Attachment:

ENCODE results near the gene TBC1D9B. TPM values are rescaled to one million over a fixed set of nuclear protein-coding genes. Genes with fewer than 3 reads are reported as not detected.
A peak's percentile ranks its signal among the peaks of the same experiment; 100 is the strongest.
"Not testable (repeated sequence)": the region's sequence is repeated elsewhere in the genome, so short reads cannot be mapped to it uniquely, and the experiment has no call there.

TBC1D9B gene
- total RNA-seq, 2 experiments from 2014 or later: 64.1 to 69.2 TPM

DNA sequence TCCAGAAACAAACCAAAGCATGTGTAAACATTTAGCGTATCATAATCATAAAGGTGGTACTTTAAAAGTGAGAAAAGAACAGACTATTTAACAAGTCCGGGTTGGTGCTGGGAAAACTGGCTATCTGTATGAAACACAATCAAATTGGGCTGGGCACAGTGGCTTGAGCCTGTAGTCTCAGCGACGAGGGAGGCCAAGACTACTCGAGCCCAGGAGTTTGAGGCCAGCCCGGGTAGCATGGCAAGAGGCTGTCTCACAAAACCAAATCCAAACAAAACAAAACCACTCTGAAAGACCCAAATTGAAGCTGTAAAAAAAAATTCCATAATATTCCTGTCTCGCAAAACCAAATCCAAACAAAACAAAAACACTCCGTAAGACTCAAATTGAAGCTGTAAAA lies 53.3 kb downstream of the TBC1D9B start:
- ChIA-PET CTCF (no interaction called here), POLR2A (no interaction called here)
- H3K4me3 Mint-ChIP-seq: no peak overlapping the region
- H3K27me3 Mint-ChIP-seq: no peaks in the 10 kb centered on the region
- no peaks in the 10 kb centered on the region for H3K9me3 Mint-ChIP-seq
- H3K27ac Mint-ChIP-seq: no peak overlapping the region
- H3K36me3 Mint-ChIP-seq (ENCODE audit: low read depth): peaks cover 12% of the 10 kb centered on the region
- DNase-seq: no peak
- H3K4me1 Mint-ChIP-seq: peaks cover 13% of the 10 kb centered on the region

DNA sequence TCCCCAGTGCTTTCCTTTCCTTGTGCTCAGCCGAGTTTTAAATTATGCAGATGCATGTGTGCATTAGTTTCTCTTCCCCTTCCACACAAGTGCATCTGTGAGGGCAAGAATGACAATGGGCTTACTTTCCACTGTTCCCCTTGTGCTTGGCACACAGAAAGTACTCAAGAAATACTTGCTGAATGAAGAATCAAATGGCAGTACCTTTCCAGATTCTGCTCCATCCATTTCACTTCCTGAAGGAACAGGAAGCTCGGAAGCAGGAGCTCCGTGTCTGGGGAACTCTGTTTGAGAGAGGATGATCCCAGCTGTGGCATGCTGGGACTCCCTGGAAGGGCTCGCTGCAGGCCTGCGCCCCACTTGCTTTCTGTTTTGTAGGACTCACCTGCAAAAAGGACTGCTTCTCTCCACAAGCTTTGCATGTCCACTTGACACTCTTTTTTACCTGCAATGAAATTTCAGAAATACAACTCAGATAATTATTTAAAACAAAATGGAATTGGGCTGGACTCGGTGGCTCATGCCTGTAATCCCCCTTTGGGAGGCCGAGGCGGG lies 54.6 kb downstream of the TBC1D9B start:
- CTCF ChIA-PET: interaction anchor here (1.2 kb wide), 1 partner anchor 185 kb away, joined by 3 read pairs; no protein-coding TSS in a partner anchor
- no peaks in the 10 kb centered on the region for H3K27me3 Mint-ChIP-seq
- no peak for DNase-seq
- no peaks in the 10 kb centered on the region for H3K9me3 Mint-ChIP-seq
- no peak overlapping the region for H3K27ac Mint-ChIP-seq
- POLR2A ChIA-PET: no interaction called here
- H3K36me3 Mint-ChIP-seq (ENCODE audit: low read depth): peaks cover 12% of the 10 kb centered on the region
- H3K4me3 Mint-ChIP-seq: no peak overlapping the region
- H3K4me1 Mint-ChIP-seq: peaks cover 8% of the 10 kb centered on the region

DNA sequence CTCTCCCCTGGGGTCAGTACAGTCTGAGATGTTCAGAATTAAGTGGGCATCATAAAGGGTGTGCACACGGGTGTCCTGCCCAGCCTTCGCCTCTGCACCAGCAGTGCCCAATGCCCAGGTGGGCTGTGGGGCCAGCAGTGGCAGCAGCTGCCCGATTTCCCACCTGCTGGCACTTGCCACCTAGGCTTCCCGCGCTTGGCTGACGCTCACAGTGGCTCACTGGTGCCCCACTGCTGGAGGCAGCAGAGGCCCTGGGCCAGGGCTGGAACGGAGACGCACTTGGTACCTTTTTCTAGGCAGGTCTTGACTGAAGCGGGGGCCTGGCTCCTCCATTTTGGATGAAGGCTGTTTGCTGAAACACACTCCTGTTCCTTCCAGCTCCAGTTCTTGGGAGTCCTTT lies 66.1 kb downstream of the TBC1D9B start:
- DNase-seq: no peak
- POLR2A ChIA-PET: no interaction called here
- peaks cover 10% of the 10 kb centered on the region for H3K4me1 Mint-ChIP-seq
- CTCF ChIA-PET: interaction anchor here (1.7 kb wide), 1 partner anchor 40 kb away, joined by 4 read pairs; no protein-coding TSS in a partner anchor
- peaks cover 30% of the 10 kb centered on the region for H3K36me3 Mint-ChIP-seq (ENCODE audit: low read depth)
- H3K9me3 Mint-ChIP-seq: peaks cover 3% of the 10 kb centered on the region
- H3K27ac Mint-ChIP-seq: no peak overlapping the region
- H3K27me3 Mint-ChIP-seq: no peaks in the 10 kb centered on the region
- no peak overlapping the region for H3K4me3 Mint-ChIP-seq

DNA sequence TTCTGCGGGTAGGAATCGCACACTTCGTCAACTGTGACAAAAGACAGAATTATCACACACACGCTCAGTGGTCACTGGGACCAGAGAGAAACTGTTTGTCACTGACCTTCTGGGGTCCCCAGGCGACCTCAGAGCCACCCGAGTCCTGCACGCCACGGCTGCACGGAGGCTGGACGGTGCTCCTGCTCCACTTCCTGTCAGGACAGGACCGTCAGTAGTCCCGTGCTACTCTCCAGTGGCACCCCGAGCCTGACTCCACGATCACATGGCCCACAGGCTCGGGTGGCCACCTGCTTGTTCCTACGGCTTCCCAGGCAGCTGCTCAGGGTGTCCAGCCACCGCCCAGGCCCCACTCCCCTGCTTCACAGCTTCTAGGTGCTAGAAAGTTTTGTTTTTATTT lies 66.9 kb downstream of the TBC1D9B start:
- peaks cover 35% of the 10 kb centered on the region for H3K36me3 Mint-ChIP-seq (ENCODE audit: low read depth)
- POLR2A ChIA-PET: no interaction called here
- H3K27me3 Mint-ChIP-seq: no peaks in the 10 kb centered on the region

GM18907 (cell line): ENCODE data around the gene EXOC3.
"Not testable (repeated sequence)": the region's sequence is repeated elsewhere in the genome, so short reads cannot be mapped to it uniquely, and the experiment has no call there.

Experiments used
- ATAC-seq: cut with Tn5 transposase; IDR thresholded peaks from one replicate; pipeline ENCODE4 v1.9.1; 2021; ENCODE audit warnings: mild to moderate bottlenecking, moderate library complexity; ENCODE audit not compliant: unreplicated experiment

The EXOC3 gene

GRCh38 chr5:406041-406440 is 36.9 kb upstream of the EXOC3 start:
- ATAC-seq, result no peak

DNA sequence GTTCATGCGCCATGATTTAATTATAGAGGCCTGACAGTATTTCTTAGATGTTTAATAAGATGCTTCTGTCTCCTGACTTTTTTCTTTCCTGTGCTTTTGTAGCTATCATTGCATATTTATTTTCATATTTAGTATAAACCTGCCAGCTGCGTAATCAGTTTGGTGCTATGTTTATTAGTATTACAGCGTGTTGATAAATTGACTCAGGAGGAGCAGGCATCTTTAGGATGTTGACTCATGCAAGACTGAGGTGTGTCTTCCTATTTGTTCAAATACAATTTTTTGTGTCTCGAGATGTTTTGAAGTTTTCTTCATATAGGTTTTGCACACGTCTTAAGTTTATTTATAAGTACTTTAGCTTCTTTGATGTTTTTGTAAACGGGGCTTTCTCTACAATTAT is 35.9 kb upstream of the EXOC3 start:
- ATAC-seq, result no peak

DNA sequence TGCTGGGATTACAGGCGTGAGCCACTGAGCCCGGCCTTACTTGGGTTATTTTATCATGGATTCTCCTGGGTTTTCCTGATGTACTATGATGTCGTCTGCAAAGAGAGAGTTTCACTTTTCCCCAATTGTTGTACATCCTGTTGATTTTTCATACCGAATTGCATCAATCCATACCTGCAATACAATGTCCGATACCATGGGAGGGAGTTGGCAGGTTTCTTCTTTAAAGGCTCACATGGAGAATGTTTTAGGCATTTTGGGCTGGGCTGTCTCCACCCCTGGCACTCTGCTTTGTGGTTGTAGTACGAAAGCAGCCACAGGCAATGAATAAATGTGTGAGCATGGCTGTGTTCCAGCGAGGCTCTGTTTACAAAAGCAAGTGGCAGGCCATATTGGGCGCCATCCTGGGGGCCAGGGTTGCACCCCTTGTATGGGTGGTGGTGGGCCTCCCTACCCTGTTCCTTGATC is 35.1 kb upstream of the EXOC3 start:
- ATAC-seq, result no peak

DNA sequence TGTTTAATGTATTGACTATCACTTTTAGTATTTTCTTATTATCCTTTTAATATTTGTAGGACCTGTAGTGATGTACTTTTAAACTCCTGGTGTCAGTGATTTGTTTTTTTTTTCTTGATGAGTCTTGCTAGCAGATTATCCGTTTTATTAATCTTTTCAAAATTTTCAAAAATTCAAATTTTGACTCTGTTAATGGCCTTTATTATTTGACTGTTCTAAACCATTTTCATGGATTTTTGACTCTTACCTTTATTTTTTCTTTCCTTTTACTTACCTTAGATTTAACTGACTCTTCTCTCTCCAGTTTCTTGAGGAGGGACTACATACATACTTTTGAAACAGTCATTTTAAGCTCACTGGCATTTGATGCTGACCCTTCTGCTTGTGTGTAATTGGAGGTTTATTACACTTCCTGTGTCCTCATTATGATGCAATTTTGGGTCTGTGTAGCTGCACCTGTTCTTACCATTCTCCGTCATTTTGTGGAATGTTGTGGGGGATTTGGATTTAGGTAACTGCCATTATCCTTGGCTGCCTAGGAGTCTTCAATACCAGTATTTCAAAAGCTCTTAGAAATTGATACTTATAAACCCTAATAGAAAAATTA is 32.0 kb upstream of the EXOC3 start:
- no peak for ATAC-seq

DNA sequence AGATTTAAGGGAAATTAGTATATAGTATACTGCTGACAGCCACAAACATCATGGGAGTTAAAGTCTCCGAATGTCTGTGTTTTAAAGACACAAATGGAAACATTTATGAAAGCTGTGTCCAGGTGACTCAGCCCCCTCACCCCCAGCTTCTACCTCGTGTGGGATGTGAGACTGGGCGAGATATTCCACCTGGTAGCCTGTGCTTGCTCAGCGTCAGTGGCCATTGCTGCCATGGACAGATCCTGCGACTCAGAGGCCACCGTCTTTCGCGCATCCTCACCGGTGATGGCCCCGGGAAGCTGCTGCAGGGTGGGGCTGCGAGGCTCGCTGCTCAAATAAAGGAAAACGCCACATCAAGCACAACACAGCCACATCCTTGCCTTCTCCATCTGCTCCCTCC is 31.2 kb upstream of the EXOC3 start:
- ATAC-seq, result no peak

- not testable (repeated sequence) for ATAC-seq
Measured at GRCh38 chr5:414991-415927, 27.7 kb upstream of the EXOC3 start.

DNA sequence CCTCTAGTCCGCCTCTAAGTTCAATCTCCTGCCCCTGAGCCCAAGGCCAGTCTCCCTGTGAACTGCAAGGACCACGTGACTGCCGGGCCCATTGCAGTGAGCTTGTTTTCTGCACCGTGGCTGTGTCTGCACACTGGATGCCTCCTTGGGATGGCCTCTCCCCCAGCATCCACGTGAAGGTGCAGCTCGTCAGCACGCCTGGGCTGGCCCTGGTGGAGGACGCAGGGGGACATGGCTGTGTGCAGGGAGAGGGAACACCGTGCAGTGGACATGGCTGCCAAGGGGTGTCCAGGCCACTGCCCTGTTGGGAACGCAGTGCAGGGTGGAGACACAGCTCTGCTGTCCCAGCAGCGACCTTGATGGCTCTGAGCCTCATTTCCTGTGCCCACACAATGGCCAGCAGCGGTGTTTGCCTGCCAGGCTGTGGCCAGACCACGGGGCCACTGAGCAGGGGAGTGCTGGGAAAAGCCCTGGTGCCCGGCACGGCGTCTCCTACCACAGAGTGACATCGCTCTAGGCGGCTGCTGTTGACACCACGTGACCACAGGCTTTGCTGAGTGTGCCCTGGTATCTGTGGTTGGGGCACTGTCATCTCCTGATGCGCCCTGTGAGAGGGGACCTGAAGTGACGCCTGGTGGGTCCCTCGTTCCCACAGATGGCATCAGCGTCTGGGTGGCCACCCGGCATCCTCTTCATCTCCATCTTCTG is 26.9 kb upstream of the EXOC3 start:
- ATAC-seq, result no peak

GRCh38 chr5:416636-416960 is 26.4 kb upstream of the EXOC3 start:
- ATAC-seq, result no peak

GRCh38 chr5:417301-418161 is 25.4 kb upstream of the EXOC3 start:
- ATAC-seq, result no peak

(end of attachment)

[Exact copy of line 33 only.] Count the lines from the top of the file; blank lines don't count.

- H3K27me3 Mint-ChIP-seq: no peaks in the 10 kb centered on the region